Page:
# Struts best practices

### Build the best performing large applications

Summary
Multiple options are available for solving problems with Struts. When deciding among these alternatives, the choice must be based on parameters such as the scale of work and availability of time. However for large applications and the best quality-of-service needs, every decision becomes crucial and extra efforts are required to choose the appropriate solution. To help you make these decisions, Puneet Agarwal discusses some of the best practices for developing Struts-based applications. (2,800 words; September 13, 2004)

By Puneet Agarwal

Page 1 of 4

True to the literal meaning of the word, "Struts" provides supporting building blocks and infrastructure components to build a Web-based application. It is an MVC-based (Model View Controller) open source framework developed and supported by the Apache Software Foundation. Because of its support for extensibility and plug-ins, the framework has picked up stupendous popularity among J2EE-based application developers. The framework can be extended and customized to suit a particular application need.

Though covering all the aspects of this framework and documenting the best practices may not be possible in one article, the subsequent sections discuss some of the best practices for developing with Struts.

The primary sources of information for this article are the Struts users' mailing list, the Struts developers' mailing list, and my experience with Struts-based applications.

The article discusses the following main points:

• Screens with dynamic fields
• Safeguarding JSP pages
• Error categorization
• Validation of service requester
• Application security
• Prepopulation
• Stack maintenance (for bread crumbs)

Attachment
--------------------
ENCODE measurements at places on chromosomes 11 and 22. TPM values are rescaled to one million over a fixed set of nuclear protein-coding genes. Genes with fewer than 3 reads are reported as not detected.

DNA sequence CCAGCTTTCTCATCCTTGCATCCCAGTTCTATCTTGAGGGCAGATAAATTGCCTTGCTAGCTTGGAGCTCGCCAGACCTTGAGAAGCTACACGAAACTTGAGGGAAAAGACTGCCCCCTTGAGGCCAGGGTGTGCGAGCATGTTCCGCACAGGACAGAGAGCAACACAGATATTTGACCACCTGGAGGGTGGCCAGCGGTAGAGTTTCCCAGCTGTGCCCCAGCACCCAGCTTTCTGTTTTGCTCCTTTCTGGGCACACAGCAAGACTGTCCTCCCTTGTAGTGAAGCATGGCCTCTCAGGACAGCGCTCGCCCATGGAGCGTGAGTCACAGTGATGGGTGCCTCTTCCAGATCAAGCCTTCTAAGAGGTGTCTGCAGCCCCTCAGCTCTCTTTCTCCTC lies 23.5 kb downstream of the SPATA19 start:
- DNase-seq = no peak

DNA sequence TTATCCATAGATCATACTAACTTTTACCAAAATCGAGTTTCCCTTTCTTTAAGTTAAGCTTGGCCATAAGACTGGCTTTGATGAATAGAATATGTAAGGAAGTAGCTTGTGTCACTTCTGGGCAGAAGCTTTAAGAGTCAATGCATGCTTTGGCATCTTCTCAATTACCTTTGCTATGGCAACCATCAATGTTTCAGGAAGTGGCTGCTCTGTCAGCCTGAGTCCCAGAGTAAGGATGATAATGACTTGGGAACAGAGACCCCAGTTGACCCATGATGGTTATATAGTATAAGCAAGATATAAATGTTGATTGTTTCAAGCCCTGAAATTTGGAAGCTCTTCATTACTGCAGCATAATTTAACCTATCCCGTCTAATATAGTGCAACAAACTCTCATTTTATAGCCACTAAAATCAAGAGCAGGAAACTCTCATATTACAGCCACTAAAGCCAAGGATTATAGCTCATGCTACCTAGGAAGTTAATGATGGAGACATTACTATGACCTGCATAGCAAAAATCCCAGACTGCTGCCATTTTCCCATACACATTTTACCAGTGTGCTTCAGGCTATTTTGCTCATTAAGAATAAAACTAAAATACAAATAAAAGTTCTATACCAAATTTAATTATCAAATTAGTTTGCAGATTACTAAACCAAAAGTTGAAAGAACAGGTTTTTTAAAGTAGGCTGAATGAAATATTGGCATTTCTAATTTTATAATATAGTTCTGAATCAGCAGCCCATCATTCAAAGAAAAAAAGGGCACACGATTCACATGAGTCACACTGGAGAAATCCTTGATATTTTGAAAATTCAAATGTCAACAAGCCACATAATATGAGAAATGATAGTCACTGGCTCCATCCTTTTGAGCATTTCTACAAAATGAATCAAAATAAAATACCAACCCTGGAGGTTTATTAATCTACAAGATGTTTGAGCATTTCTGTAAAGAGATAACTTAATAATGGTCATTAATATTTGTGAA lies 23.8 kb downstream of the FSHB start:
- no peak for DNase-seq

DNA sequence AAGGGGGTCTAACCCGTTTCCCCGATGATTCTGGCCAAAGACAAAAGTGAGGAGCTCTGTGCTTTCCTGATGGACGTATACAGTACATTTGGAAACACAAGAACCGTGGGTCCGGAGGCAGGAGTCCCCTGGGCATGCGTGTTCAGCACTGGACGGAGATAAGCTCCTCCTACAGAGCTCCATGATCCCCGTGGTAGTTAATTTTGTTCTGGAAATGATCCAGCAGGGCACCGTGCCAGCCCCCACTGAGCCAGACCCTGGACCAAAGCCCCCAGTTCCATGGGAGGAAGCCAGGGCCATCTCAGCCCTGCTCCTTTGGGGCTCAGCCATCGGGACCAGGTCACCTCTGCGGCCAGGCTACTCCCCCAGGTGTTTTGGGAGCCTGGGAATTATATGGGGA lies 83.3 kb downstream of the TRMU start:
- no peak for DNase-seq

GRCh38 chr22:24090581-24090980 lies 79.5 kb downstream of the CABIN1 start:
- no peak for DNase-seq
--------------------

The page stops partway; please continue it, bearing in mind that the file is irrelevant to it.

• Context-related problems
• Form-bean scope
• Data transfer object implementation
• Exceptions
• Action chaining

Screens with dynamic fields
Problem
The Java Community Process (JCP) has released the Java Metadata Interface Specification, and some programmers are involved in the open source project Beehive. Both of these projects strive to reduce coding. However, the question is whether Struts has a facility that can be used for writing a generic JSP (JavaServer Pages) page for specific types of screens in an application so that a separate JSP page doesn't have to be written for each screen. For example, to reduce our coding efforts, we might want to develop a generic JSP page for all search screens in an application or for submitting batch processes or reports, where the parameters to be input vary for every report/batch.

Form beans are classes that must have getter and setter methods for every field in JSP, and the problem is how to write these methods for dynamic fields.

Struts best practice
Possible solutions are:

• Let the JSP page have fields in a specific pattern such as field1, field2, field3, and so on, and provide their getter and setter methods in the form bean. Here, the number of fields that can appear on the screen cannot be more than the number of variables in the form bean.

• Utilize the indexed getter and setter methods available in the form bean for all dynamic fields in the JSP page.